(this is not the banned video, though it is indicative of Andrew Christian’s video style)

Andrew Christian’s cheeky videos on YouTube advertise the clothing company’s expressive line of men’s underwear, featuring gorgeous male models flaunting their assets—and front-sets: Andrew Christian’s “Show-it” line promises

maximum frontal enhancement.

The company directs their marketing towards gay men, though seriously straight dudes couldn’t go wrong wearing some of these styles which look far more comfortable and sexy than the standard hide-away tighty-whiteys and boxer briefs. A man, no matter what his sexual orientation, would definitely cut a fine figure in these underpinnings–they are kinda like a super-bra for the meat and potatoes.

The Andrew Christian videos–which are age restricted on YouTube–definitely play up sexuality, as do vast number of YouTube videos aimed towards straights and featuring female models (and amateurs). So why did YouTube yank Andrew Christian’s “Pink Paradise” promo from the company’s YouTube channel? (I haven’t seen it, but if it’s anything like their others, it’s cute, playful, and sexy with hot guys frolicking in skivvies, eye candy for straight women and gay men).

In an open letter to YouTube, Andrew Christian wrote:

Our video was meant to be a fun way to feature our new line of underwear. We’re disappointed and confused about its removal for inappropriate content when there are hundreds of thousands of videos featuring overtly sexual female imagery. We are a company that only produces menswear, and it feels unfair that our ads are held to different standards for featuring the male body.

There is no doubt in our mind that there would be no issue if the exact same video was posted with female models instead of male. Are you being homophobic or is it something else?

All we request is for our account to be unblocked, and the “Pink Paradise” video to be restored with its original view count so we may continue to regard YouTube as a fair and balanced outlet for reaching our audience.

The company’s channel is now unblocked.  Their letter included a short list of videos which feature the same type of content as the Andrew Christian video (and may be NSFW depending on your company standards):

-Fully exposed breasts / butt

-Lingering shots of tight underwear, exposed butts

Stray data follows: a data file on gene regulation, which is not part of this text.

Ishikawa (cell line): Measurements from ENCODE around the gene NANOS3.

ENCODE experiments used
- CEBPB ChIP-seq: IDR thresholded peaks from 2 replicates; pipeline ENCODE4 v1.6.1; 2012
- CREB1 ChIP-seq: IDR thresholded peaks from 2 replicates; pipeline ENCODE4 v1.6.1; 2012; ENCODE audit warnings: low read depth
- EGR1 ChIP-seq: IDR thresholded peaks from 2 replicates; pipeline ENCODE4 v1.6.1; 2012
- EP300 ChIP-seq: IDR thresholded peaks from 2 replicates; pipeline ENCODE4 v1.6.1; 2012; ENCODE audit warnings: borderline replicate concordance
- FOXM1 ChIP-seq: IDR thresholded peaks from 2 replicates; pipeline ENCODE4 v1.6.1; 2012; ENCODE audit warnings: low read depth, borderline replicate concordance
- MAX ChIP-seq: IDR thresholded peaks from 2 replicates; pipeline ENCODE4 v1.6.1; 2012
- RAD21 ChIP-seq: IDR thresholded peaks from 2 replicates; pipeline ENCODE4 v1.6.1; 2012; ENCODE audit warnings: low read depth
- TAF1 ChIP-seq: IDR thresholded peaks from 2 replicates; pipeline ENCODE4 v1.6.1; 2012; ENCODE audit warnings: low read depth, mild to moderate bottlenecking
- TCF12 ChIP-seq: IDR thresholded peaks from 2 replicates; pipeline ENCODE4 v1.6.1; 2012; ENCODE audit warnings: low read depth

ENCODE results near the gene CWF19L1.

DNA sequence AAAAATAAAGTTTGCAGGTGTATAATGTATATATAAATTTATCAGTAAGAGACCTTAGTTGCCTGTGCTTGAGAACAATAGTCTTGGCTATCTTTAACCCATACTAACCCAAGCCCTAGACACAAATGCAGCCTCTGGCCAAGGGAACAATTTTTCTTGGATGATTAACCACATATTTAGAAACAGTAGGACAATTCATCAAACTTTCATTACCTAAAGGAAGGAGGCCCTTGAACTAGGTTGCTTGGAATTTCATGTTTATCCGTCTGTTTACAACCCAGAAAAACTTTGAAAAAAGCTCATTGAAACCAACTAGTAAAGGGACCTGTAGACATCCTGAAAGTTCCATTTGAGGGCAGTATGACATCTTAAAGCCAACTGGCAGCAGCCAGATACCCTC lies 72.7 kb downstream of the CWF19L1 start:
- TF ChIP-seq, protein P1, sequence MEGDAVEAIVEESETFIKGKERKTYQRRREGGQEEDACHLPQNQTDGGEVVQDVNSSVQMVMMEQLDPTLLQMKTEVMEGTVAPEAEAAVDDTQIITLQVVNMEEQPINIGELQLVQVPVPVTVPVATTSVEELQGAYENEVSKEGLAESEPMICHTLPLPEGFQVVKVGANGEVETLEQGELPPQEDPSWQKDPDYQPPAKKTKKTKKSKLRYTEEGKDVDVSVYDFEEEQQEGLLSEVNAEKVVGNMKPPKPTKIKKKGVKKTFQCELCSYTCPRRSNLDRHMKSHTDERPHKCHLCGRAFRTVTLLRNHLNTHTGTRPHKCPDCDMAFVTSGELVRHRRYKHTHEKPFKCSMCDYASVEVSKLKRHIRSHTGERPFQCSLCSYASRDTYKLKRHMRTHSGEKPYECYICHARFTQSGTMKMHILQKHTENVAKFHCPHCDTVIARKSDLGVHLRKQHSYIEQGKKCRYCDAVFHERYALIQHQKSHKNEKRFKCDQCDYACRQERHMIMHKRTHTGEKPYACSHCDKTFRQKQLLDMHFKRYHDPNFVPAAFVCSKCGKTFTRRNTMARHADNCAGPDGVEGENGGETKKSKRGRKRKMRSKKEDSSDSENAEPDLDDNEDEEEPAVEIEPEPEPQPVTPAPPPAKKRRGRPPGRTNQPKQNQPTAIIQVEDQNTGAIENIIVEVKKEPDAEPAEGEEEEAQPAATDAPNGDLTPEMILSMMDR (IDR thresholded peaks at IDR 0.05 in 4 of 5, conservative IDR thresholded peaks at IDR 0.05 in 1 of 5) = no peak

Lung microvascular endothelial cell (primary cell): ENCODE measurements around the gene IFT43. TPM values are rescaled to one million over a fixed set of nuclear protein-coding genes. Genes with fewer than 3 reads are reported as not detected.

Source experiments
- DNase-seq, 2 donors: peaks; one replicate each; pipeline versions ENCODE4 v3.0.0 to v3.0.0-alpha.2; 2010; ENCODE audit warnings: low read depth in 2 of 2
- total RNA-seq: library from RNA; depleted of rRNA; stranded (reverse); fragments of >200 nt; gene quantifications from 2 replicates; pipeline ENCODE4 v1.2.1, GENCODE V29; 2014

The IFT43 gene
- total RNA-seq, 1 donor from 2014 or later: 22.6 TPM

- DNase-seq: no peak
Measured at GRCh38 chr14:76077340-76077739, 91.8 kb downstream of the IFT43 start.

(and over 18 million views)

-Visible nipples and butts

-Fully exposed breasts

-Camel toe video

-Entire video is slow motion close-ups of bouncing breasts

-Girl rubbing her barely covered body, very near nudity

-Female pool party video with just as much exposed butt and small swimsuits

-Exposed butts, near-exposed breasts

Some of these are age restricted, and one that Andrew Christian listed in their letter featuring

Women making out and putting their hands under each others’ underwear

is now removed. I found more raunchy videos of women including this one which far exceeds the amount of ass shown in Andrew Christian videos, and the related videos that are featured on the same page are um, really rather extreme. Based on their titles, I cannot unsee them, so I didn’t click. You may be braver than I.

YouTube’s community guidelines state:

YouTube is not for pornography or sexually explicit content.

While I haven’s seen Andrew Christian’s “Pink Paradise,” based on other videos featured the company’s channel, I can safely say they are sexy but not explicitly sexual. And definitely not porn.

YouTube’s Terms of Service explain that by using YouTube:

You further understand and acknowledge that you may be exposed to Content that is inaccurate, offensive, indecent, or objectionable

Undoubtedly there are people who find videos of  anyone frolicking in their underwear offensive, indecent, or objectionable, but seriously, they are adults. In underwear. And just like Victoria’s Secret and that god awful Paris Hilton Carl’s Jr commercial (I do not recommend clicking on the “banned” version which will get you a whole list of related videos which are really skanky and somehow have passed muster with YouTube’s community standards, possibly because they cater to heterosexuals, though feminists might get a bit worked up over a couple of them based on the preview stills).

Seriously, YouTube, did you cave to some homophobic complaints? Please reinstate Andrew Christian’s “Pink Paradise,”  which is simply a sexy underwear ad, the same as this one.

Lisa Derrick

Lisa Derrick

Los Angeles native, attended UC Berkeley and Loyola Marymount University before punk rock and logophilia overtook her life. Worked as nightclub columnist, pop culture journalist and was a Hollywood housewife before writing for and editing Sacred History Magazine. Then she discovered the thrill of politics. She also appears frequently on the Dave Fanning Show, one of Ireland's most popular radio broadcasts.